Last week Attorney General Mark Herring announced that his office was launching an investigation into potential child sexual abuse and cover up in the two diocese of the Roman Catholic Church in Virginia.

The Family Foundation applauds law enforcement and the Bishops of the Roman Catholic Church in Virginia for committing to fully investigate all claims and to ensure that children are kept safe.

Children are a gift from the Lord, and anyone who is guilty of harming them is in grave danger. [Psalm 127:3 and Matthew 18:6]

Anyone who abuses a child should be reported to law enforcement and punished to the full extent of the law. It is good to know that Attorney General Herring will have the support of the two Bishops in Virginia as he undertakes this investigation into sexual abuse within that religious institution.

While it is great that he is investigating child sexual abuse in this case, we want to know why he refused to investigate child sexual abuse when it was connected to the abortion industry.

Why did Attorney General Mark Herring release an advisory opinion four years ago telling the medical community that they do not have to report sexual abuse of minors?

His opinion then was that no report of the sexual abuse needed to be made by nurses who knew that a 14-year-old girl was pregnant. Even though he admits that a 14-year-old who is pregnant is proof positive that a “Class 4 felony” has been committed against her, he didn’t seem to think reporting that abuse was important in those cases.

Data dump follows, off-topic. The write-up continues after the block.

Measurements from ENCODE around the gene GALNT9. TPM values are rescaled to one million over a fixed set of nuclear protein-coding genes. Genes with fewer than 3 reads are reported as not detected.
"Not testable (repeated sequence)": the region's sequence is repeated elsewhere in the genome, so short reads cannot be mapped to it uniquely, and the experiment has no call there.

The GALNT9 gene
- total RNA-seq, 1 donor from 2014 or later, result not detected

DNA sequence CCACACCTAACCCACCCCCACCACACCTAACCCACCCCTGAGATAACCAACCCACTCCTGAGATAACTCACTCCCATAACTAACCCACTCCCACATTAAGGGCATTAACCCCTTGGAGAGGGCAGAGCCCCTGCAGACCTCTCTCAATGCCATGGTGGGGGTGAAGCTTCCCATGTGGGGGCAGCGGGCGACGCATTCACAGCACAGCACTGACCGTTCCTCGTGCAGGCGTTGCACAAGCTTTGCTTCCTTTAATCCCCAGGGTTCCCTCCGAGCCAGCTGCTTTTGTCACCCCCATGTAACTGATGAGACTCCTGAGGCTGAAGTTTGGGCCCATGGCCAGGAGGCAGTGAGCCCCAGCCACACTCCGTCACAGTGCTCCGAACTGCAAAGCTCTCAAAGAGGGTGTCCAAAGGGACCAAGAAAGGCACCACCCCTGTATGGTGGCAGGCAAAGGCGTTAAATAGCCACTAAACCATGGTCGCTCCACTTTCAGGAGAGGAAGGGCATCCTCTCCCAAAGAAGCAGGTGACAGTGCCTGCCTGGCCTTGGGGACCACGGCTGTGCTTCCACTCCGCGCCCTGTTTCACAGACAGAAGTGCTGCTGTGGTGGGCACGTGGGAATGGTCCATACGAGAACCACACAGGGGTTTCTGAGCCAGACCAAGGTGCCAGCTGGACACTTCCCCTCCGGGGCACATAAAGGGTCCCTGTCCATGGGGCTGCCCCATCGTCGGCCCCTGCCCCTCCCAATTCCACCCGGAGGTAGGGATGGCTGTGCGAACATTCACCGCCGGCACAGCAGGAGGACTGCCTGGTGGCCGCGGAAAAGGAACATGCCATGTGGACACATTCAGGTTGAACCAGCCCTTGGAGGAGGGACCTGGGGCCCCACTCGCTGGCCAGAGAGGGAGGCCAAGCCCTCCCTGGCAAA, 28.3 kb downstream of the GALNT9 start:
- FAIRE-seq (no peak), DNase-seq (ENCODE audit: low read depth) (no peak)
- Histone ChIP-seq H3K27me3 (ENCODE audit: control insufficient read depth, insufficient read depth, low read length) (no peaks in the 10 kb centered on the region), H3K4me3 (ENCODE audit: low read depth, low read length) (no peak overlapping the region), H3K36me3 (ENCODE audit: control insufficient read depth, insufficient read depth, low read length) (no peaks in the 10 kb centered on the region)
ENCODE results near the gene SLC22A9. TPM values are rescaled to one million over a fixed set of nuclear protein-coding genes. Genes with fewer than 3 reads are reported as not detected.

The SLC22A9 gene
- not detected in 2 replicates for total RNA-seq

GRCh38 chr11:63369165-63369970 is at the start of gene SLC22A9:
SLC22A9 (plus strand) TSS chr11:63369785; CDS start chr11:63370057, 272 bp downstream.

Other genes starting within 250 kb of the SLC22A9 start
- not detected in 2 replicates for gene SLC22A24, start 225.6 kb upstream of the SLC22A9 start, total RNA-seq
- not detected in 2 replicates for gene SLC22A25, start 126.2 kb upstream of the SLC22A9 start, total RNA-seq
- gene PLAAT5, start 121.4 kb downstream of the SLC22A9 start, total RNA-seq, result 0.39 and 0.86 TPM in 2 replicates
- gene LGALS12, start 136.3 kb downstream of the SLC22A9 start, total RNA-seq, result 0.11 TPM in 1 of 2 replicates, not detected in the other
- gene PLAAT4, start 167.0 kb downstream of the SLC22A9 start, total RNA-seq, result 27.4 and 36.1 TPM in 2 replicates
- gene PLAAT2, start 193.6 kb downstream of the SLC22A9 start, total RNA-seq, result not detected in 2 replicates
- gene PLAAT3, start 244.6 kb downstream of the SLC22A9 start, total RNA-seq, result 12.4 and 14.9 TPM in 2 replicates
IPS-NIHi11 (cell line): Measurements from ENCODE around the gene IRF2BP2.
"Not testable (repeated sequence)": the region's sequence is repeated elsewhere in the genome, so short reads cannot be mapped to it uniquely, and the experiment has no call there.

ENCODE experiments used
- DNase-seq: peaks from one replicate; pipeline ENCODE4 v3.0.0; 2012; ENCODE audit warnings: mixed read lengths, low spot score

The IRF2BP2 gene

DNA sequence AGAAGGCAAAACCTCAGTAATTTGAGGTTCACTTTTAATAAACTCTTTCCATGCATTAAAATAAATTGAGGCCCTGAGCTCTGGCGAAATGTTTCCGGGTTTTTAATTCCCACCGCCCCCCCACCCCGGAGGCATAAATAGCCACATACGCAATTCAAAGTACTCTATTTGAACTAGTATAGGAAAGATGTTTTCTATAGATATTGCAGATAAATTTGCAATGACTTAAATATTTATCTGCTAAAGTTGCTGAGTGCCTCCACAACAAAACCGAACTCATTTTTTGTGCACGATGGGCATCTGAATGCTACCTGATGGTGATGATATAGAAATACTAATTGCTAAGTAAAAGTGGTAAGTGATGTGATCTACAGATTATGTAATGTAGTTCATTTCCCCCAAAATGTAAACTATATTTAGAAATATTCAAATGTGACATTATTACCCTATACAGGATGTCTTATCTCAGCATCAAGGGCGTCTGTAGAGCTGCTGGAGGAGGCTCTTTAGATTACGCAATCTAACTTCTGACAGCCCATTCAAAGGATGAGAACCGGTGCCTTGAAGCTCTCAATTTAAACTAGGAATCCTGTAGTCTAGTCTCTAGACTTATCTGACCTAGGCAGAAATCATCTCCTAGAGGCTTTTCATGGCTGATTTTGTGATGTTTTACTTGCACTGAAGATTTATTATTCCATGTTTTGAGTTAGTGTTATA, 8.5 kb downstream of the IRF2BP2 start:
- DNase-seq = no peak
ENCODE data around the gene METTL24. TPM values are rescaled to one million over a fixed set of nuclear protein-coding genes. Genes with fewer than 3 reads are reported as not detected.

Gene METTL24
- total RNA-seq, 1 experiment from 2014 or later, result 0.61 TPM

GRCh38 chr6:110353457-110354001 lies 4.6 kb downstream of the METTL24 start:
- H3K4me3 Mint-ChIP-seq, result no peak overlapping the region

Instead of vigilantly pursuing justice for these young girls who have been sexually abused, Attorney General Herring was content to let their stories disappear. Why was he less gung-ho to investigate sexual abuse back then?

Perhaps it was because these cases were coming out of the abortion industry.

Back in 2014, the Attorney General narrowly interpreted the meaning of the law so that sexual abuse cases in the abortion industry wouldn’t come to light.

What is the difference between the question in 2014 and the question today? Perhaps the horrific account of abuse within the Catholic Church in Pennsylvania made a difference?

Wouldn’t the horrific account of children being murdered in an abortion clinic in Pennsylvania also make a difference?

Attorney General Herring is right to be concerned about child sexual abuse. It is right for law enforcement to investigate possible abuse.

We urge him to not only investigate the Catholic Church, but the abortion industry as well.

All children should get protection from the law. They should never be sent back from an abortion to suffer sexual abuse in lonely isolation.

Attorney General Herring was wrong in 2014. We hope he’ll change his mind.